ILKLEY Grammar School students were among hundreds who missed school to protest against climate change on Friday, March 15.

They were taking part in the Youth Strike 4 Climate movement in an attempt to highlight the issues faced by the planet and the lack of government action in regards to these problems.

Over 1.4 million students from countries such as Australia, South Africa, Belgium and the USA all participated in the mass protest.

It was estimated that around 750 students attended the protest in Leeds city centre which took place outside the town hall. The students listened to speeches by influential young people and local politicians before marching around the streets of Leeds to bring the issue to the attention of the general public.

Among the protesters in Leeds, were around ten students from Ilkley Grammar School who all felt that missing a day of their education was worth it to show their support for the cause.

Robbie Matthews, a student currently in Year 12 at Ilkley Grammar School said: “More than anyone, the younger generation will have to live with the consequences of a climate crisis, therefore, I feel it is very important for me and other students at IGS to make our voices heard.”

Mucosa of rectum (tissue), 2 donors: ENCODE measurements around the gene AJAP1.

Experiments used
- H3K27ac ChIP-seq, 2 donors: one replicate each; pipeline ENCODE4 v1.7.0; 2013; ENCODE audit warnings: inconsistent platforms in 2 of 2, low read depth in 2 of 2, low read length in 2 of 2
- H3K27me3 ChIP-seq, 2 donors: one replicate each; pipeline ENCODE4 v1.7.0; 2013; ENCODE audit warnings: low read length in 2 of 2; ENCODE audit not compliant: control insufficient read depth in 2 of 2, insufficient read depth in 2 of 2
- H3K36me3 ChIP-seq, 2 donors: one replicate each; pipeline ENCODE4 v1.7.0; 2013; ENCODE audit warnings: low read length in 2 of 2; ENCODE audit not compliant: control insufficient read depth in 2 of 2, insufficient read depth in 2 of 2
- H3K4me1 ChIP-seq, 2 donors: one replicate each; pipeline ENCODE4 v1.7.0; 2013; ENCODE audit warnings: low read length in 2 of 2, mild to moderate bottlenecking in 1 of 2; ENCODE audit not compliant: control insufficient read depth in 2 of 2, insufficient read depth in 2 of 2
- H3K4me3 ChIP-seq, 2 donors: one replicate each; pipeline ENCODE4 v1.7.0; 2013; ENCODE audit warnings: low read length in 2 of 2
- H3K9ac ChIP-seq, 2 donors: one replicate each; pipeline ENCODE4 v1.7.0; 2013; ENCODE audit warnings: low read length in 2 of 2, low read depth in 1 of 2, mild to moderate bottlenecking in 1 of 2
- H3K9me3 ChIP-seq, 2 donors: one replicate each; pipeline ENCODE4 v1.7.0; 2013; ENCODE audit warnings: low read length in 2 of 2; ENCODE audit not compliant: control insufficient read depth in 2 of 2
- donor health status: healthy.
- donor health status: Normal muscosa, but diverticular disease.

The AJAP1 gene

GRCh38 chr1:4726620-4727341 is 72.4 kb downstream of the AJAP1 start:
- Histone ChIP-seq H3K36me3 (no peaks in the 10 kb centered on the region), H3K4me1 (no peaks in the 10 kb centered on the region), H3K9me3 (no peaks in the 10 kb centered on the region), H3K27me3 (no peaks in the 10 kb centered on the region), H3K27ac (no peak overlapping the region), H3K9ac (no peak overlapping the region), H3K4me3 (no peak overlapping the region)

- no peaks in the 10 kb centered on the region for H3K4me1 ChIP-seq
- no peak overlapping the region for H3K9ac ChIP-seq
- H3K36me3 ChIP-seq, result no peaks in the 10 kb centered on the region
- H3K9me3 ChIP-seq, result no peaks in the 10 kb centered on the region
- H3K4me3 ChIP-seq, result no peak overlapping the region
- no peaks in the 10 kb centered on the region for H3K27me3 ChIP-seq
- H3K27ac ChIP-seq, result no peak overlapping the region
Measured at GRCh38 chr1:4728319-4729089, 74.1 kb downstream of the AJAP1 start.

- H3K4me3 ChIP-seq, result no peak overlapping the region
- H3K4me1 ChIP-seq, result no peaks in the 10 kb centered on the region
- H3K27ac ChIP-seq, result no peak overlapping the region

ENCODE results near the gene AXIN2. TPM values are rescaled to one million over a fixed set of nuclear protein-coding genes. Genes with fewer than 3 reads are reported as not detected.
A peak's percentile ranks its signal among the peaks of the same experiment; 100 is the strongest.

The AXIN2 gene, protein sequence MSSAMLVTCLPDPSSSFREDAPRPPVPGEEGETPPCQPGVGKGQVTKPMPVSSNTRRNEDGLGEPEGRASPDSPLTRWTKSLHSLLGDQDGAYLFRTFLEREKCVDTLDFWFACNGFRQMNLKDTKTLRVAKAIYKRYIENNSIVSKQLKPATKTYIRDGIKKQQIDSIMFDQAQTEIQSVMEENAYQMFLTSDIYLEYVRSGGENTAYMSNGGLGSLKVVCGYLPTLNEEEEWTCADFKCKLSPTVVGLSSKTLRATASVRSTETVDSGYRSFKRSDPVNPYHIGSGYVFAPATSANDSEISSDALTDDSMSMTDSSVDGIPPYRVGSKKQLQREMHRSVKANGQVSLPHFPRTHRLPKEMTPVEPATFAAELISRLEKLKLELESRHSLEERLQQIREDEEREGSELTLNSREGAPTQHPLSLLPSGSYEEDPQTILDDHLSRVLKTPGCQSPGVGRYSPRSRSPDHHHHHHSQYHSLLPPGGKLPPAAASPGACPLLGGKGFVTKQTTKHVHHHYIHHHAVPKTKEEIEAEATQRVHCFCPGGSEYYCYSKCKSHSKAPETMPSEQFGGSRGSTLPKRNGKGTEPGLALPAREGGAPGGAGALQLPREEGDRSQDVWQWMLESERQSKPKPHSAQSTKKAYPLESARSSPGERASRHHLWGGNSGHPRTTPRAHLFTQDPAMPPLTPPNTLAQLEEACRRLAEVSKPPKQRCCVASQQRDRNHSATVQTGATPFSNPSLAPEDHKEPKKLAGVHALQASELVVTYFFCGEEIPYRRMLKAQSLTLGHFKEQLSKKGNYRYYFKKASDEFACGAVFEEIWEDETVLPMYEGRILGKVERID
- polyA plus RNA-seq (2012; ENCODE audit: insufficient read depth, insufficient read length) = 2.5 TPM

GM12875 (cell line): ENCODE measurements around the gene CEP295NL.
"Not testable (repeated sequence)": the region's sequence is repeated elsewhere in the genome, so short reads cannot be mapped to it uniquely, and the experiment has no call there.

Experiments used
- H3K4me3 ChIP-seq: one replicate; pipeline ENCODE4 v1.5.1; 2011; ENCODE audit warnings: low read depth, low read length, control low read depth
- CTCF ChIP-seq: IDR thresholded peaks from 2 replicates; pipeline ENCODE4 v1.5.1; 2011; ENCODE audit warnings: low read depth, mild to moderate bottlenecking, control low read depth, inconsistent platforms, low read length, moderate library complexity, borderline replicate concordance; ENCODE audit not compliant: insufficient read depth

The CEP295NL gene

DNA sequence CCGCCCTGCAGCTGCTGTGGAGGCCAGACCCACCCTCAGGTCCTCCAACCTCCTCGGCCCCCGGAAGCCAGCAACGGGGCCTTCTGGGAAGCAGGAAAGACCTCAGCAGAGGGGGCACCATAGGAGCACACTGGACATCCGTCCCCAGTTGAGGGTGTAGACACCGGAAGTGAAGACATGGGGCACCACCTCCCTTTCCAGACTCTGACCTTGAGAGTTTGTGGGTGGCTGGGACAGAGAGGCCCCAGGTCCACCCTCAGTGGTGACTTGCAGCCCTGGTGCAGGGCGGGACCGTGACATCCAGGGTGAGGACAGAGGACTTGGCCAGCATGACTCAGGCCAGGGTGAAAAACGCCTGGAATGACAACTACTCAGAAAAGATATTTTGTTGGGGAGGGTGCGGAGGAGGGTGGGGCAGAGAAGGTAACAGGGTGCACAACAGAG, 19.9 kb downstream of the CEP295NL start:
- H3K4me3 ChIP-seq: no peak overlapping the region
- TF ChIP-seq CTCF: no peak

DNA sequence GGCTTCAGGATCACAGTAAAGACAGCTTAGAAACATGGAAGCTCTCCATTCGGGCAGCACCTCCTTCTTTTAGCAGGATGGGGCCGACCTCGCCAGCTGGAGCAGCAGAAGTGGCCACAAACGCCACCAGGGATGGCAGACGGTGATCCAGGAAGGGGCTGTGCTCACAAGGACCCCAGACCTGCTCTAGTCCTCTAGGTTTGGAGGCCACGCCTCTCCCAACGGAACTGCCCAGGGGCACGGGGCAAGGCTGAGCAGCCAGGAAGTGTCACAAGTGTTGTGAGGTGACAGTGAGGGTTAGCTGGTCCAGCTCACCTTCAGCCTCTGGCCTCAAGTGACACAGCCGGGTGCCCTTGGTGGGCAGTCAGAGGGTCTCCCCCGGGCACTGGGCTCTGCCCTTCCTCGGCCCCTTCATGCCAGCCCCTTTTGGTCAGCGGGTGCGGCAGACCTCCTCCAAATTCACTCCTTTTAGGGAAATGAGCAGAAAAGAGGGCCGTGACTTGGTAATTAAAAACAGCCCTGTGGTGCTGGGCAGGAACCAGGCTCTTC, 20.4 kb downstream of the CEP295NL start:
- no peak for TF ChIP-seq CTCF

The protest follows a first strike which took place on February 15. As a direct result of the initial strike an Eco-Committee has been established at Ilkley Grammar School. A number of staff and students have come together to try combat the issues within the school and empower pupils to lead change and make a positive difference. One of the schools main aims is to reduce energy consumption which they are hoping to achieve with the installation of energy efficient windows and LED lightbulbs which will reduce the energy consumption on lighting by up to 70 per cent. Other initiatives include the reduction of plastic based products in the canteens and the introduction of new recycling bins.

The international Youth Strike 4 Climate movement, which was started by 16 year old Greta Thunburg from Sweden, aims to encourage the Government to declare a climate emergency and prioritise the protection of life on earth as well as communicating with the general public the severity of the ecological crisis. It also aims to reform the national curriculum to address the ecological crisis as an educational priority.

While the protests have been met with some opposition from media and politicians there has been an overwhelming positive response from parents and teachers alike in Ilkley with local groups such as Climate Action Ilkley and Wharfedale Tackles Plastics showing their support.

* Report by Hattie O’Looney, Ilkley Grammar School student